Four panelists weighed the advantages of arms controls against the merits of disarmament in a SANE-sponsored debate on "which path to peace" at the New England Mutual Hall last night.
Both Henry A. Kissinger '50, associate professor of Government, and Thomas C. Schelling, professor of Economics, denied that disarmament eliminates the risk of war. Although Kissinger claimed that there is no real distinction between disarmament and arms control, he criticized any blanket commitment to disarmament. He said such a commitment would be similar to the "vague, abstract" promises of the United States early in the Congo crisis.
Kissinger argued that the dangers for which arms control is criticized--misunderstanding, the possibility of limited war, bad intentions, and uncontrolled power of a police force--are also inherent in disarmament.
Without urging any specific program, he stated that "the traditional notions of disarmament are no longer adequate to meet the challenges of the century" and criticized "the substitution of moral indignation for precise thought."
Importance Foreseen for Subs
Also skeptical of disarmament, Schelling pictured arms control as the "diversion of the arms race away from nuclear weapons toward non-nuclear forces and submarines." Increased dependence on submarines, he pointed out would effect a more stable deterence because the amount of strategic forces which could be destroyed by one attack would be greatly reduced.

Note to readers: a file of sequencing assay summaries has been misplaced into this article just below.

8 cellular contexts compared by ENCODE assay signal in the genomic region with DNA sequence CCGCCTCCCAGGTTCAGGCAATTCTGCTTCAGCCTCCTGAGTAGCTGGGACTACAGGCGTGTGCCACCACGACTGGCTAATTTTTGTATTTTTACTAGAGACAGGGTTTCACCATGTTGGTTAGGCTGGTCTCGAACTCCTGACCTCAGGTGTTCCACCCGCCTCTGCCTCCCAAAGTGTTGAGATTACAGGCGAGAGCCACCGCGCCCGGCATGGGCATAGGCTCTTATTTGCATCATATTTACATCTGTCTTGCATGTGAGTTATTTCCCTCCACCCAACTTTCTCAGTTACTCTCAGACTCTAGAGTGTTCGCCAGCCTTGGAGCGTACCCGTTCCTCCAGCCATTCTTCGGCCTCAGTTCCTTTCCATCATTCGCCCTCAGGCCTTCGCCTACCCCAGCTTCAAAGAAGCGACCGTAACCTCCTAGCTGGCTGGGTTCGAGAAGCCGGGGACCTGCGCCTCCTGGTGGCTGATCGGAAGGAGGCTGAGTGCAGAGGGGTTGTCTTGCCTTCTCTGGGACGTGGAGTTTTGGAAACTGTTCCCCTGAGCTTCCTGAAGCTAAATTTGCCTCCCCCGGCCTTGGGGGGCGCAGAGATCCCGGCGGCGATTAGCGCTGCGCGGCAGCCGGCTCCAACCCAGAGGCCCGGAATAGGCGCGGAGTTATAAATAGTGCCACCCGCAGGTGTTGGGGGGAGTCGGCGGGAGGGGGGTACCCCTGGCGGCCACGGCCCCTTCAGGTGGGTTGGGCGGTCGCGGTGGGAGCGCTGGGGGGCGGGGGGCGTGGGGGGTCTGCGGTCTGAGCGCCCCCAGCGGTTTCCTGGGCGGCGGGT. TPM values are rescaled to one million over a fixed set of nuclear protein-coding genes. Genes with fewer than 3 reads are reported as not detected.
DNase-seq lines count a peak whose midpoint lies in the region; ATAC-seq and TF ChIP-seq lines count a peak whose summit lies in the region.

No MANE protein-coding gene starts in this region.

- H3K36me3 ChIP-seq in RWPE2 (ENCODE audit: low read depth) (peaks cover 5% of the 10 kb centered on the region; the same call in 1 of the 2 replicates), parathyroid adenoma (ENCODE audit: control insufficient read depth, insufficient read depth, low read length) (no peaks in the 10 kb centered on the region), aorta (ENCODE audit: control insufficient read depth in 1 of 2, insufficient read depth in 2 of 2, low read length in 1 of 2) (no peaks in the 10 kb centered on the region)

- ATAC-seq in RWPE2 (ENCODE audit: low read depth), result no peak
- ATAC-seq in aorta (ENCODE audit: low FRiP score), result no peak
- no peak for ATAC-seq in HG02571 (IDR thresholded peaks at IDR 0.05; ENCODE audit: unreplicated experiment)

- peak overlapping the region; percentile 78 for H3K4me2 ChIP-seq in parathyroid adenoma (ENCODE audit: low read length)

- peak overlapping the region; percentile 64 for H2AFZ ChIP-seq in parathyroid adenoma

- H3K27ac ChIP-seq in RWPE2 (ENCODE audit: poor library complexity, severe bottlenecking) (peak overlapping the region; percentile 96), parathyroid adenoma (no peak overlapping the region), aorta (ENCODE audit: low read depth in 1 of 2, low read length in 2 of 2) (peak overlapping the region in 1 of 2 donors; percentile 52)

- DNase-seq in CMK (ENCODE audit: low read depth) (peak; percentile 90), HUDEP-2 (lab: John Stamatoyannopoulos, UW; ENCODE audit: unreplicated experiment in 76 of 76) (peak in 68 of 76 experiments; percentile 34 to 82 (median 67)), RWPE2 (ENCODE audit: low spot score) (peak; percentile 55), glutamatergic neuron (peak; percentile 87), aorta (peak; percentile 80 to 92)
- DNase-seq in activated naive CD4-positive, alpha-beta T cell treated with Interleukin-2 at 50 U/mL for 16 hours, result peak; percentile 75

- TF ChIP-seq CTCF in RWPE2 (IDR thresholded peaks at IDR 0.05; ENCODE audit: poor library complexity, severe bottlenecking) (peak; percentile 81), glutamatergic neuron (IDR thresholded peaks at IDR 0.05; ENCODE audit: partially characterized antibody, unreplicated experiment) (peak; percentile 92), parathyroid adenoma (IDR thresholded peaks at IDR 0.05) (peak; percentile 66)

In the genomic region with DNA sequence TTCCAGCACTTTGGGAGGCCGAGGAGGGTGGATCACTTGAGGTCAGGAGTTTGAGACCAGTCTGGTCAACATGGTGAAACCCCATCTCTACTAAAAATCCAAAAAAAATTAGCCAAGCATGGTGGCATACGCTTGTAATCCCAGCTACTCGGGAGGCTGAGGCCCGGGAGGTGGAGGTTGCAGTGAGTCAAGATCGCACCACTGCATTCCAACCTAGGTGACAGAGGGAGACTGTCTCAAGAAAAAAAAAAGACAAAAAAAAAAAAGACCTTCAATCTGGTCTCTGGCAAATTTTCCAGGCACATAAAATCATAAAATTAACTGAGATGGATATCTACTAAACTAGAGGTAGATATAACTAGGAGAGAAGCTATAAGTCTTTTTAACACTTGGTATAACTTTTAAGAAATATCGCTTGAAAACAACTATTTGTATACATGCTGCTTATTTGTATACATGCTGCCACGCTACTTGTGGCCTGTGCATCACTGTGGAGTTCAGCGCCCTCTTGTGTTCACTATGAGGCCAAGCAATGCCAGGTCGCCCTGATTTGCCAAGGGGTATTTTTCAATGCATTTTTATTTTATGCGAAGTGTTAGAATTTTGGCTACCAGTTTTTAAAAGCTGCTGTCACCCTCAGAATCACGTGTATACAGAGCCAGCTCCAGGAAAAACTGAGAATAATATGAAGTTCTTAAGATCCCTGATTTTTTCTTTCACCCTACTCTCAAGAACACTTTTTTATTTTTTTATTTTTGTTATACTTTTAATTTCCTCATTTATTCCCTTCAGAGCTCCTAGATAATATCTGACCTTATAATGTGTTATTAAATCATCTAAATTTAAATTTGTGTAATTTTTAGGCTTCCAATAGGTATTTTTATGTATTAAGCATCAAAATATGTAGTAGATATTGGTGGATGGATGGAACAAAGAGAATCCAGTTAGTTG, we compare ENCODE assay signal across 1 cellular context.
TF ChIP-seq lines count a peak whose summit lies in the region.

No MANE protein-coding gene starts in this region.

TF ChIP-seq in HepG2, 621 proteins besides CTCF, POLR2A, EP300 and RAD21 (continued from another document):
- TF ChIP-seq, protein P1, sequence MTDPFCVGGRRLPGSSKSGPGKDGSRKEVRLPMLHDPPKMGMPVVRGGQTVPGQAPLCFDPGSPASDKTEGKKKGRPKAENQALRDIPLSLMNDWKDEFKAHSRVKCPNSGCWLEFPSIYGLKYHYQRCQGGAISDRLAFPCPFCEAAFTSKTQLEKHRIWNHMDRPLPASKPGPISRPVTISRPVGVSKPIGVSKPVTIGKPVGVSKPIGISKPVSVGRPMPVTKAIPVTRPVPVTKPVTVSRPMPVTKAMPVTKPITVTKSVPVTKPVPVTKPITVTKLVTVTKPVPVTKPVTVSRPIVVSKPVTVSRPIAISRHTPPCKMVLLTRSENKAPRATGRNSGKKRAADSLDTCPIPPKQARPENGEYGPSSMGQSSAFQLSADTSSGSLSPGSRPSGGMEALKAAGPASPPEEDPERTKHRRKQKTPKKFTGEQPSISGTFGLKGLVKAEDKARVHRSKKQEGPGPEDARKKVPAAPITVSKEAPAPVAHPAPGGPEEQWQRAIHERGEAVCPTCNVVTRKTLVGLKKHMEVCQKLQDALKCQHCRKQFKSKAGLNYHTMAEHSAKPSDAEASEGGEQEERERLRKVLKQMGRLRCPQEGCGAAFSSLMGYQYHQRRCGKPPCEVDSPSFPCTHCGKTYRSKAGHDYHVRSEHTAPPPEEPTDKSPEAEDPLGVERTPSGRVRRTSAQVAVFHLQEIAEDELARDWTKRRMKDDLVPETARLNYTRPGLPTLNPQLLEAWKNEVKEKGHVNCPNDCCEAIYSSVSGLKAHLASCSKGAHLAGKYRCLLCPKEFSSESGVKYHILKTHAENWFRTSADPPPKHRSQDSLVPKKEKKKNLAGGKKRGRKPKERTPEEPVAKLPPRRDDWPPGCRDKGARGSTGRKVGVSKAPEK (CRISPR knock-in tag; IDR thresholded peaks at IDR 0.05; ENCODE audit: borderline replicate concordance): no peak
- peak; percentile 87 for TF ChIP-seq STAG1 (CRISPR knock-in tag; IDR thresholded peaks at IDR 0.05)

Schelling said that future arms control will depend "more on understanding and restraint than on formal negotiations." He cited the Russian conduct during the U-2 incident as an example of this kind of restraint.
Socialist leader Norman Thomas criticized those who, like Schelling, believe that annihilation by nuclear war is not an inevitable consequence of arms control.
He insisted that the funds released by disarmament can alleviate "a tragedy which makes me ashamed to be a man--the fact that the world cannot provide food, education, and health for its citizens."
Seymour Melman, professor at Columbia, posed the alternatives of "disarmament or defeat," feeling that universal destruction would be the result of a rejection of disarmament policy.
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